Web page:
The problem

I'm trying to change the inner HTML value of an element. I've not used jQuery really much and I'm still a novice in many aspects of its functionalities.

    $('a.toggle-download').live('click', function (event) { 
        $.post("/ajax/toggle-download", { code: $(this).data("document"), prev_value: $(this).data("val") })
        .done(function(data) {
            var json = data,
            obj = JSON && JSON.parse(json) || $.parseJSON(json);
            if(obj['return'] == 1){
                //document.getElementById("p_" + obj['code']).innerHTML = 'some text';
                $("#p_" + obj['code']).html('some text');

I've tried both lines, first the jQuery one through $("#p_" + obj['code']), which did not work and then through document.getElementById("p_" + obj['code']) which works perfectly.

It seems I'm missing something obvious here, but still i don't understand why jquery does not work in this case!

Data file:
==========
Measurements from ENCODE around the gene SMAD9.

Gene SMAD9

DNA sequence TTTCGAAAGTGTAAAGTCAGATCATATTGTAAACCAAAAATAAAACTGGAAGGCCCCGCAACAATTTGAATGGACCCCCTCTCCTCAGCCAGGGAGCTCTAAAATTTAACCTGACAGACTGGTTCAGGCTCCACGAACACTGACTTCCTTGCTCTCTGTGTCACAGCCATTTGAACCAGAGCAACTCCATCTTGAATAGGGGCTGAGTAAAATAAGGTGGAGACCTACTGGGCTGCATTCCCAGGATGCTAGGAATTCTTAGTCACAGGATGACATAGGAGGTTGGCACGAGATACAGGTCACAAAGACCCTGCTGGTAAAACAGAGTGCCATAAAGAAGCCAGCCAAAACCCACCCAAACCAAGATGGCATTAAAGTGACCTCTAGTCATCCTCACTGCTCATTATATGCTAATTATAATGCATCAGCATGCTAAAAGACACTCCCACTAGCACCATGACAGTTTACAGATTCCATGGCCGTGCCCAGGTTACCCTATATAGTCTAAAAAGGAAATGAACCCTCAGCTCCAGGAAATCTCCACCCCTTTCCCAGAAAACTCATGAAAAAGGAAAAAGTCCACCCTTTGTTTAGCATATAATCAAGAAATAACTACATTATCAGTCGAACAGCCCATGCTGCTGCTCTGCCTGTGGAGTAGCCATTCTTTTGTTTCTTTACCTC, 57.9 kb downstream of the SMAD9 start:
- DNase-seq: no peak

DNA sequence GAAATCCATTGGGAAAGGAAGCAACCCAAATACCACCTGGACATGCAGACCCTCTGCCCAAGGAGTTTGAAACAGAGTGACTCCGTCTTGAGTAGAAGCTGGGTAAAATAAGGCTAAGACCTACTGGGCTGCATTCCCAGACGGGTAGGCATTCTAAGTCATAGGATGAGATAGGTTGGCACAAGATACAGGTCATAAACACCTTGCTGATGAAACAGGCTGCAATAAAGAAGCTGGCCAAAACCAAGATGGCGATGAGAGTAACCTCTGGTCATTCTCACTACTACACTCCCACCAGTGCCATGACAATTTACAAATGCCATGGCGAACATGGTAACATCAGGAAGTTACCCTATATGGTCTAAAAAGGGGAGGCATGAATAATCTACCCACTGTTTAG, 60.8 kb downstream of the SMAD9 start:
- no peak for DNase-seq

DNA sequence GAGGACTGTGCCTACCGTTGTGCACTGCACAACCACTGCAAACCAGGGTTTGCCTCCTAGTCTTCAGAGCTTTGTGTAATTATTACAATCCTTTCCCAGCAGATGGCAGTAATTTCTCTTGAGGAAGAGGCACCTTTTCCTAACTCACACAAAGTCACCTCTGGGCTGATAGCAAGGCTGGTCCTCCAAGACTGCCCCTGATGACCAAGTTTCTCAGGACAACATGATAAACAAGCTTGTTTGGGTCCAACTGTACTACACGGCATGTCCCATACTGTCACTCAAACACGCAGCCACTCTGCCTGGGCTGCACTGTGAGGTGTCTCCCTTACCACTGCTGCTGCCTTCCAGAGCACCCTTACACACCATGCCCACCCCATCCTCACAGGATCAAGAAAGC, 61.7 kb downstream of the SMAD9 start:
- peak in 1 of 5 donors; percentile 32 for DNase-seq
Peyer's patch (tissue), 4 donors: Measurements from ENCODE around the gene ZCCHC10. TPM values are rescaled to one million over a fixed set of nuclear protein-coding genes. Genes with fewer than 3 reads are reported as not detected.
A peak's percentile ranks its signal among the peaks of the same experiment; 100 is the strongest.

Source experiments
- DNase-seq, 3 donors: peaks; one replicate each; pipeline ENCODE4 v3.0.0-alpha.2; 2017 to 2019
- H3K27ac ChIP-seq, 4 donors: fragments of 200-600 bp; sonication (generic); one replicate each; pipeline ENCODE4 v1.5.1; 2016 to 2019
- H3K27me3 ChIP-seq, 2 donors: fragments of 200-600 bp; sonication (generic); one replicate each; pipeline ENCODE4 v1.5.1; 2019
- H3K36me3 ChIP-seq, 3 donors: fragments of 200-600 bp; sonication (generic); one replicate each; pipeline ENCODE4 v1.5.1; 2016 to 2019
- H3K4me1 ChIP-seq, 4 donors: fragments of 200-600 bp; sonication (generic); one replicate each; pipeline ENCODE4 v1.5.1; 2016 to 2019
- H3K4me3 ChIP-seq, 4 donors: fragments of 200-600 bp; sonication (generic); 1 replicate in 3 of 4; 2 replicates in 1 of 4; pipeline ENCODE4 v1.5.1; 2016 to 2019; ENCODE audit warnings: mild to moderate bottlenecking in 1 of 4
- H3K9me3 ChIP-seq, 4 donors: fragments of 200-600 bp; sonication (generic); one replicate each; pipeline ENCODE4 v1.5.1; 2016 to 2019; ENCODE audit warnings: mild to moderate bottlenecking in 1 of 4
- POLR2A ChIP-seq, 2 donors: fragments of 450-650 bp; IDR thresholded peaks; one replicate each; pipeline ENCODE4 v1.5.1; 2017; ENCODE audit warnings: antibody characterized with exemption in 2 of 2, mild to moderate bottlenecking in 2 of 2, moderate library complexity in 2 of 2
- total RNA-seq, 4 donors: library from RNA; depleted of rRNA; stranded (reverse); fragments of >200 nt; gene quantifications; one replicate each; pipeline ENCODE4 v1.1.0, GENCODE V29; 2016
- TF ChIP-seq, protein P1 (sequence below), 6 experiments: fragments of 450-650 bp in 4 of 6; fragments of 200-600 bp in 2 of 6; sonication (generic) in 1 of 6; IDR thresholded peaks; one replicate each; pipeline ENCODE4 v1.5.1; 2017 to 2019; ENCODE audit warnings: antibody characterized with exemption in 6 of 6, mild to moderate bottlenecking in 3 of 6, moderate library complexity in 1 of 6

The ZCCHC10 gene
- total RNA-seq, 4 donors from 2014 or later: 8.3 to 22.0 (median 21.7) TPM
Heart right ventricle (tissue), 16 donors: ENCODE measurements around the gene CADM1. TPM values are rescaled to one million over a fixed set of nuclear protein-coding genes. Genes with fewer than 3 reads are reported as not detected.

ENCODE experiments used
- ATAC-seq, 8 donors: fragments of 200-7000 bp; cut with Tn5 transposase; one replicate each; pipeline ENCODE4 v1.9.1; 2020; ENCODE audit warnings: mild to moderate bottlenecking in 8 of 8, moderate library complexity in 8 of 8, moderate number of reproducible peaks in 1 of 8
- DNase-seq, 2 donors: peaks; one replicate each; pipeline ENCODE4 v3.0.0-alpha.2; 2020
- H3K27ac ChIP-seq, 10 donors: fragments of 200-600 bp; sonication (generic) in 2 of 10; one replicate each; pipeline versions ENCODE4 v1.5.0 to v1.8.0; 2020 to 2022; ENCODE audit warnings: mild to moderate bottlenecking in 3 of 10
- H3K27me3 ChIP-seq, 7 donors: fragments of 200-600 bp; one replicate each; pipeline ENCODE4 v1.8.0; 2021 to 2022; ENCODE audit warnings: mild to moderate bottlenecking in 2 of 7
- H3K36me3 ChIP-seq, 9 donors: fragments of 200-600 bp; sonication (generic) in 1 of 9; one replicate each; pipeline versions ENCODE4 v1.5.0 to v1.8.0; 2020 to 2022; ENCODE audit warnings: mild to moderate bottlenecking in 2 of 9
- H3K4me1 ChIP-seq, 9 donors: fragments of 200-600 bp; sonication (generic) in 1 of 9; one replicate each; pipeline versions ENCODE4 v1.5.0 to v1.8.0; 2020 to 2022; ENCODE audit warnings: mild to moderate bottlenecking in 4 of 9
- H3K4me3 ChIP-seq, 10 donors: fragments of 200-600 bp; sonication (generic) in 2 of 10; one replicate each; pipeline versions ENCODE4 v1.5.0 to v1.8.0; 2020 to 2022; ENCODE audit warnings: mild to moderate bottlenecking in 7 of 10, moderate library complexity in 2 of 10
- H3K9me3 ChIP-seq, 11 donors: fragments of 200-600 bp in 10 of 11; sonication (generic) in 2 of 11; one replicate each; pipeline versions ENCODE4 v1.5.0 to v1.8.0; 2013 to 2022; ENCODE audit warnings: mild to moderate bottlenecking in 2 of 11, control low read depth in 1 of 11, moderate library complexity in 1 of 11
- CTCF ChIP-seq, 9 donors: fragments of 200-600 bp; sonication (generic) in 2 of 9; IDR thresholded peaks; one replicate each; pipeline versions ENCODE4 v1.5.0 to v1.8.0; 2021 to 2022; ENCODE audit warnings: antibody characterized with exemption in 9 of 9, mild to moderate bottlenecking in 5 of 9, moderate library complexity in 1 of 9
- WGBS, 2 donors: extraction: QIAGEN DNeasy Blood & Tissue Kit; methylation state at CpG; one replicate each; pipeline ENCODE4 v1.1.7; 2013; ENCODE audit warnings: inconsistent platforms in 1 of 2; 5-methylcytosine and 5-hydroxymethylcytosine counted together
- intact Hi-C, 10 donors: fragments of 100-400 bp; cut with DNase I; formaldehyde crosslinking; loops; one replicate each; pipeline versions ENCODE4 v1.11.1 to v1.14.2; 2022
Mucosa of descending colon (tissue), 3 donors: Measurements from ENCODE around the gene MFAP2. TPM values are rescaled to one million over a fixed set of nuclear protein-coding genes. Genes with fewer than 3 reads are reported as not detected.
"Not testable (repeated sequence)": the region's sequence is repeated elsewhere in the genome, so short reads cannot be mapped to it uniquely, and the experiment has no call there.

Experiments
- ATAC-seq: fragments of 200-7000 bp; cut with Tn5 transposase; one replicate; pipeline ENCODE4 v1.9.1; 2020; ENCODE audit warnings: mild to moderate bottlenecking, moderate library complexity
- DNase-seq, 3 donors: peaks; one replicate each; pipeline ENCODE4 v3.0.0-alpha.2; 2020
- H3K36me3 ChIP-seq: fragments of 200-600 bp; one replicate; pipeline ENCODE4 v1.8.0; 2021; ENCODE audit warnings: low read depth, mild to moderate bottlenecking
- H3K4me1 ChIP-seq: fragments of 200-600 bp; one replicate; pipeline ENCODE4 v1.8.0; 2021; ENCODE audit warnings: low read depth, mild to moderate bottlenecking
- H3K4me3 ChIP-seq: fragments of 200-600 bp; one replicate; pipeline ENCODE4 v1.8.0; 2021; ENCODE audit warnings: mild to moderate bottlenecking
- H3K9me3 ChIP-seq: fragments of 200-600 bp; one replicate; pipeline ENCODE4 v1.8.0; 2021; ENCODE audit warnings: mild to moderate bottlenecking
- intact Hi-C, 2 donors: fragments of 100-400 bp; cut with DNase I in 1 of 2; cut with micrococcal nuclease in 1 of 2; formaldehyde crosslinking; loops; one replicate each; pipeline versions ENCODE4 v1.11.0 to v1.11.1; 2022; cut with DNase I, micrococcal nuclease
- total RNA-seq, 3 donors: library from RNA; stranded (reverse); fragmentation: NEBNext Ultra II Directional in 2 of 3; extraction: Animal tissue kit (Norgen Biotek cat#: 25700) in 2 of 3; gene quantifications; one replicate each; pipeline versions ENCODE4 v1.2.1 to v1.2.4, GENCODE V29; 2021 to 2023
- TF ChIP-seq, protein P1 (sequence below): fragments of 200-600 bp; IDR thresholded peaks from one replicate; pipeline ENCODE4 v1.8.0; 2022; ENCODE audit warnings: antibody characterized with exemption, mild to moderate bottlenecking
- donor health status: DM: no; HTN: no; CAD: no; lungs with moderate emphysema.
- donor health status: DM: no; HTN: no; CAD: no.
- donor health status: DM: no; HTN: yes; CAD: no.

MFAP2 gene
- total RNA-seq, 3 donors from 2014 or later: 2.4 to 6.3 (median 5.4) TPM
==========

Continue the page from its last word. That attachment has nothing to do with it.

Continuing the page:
The question

Why does the plain old javascript work correctly, when jQuery does not?

Additional informations

1) jQuery itself works and it's correctly loaded. No conflicts are present: the ajax call is sent successfully and the answer is correctly received,

2) The received ID exists and it's unique

3) I'm not keen on jQuery html() method but i followed the documentation and it should work as i used it

System information

This problem presents itself while using Chrome 27.0.1453.116 m. I didn't tested it with other versions or other browsers, but i'm quite sure to presume that's a jQuery problem rather than a browser problem. Also, i'm using php 5.3 on apache, but again these info should not be relevant to the problem.

If I missed some information you need to better understand my problem, please let me know in the comments and I'll try to answer you as soon as i can. Also, please forgive my bad grammar but I'm not a native english speaker.

Answers to comments

as requested, here's an example of the ajax response: {"return":1,"code":"5.43.321"}

the command console.log($("#p_" + obj['code']).length) yields "0"